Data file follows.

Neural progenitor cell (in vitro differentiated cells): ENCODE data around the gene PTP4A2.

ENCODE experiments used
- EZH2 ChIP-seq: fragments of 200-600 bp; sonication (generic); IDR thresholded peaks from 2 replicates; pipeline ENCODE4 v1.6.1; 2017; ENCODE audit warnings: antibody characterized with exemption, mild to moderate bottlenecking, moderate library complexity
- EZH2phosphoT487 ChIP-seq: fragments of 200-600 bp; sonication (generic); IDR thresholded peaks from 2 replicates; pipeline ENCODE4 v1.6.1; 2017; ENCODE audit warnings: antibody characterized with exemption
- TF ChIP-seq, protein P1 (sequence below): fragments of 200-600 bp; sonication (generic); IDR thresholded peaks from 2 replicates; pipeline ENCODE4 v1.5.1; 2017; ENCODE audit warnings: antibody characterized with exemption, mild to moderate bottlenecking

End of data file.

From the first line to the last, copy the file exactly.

Neural progenitor cell (in vitro differentiated cells): ENCODE data around the gene PTP4A2.

ENCODE experiments used
- EZH2 ChIP-seq: fragments of 200-600 bp; sonication (generic); IDR thresholded peaks from 2 replicates; pipeline ENCODE4 v1.6.1; 2017; ENCODE audit warnings: antibody characterized with exemption, mild to moderate bottlenecking, moderate library complexity
- EZH2phosphoT487 ChIP-seq: fragments of 200-600 bp; sonication (generic); IDR thresholded peaks from 2 replicates; pipeline ENCODE4 v1.6.1; 2017; ENCODE audit warnings: antibody characterized with exemption
- TF ChIP-seq, protein P1 (sequence below): fragments of 200-600 bp; sonication (generic); IDR thresholded peaks from 2 replicates; pipeline ENCODE4 v1.5.1; 2017; ENCODE audit warnings: antibody characterized with exemption, mild to moderate bottlenecking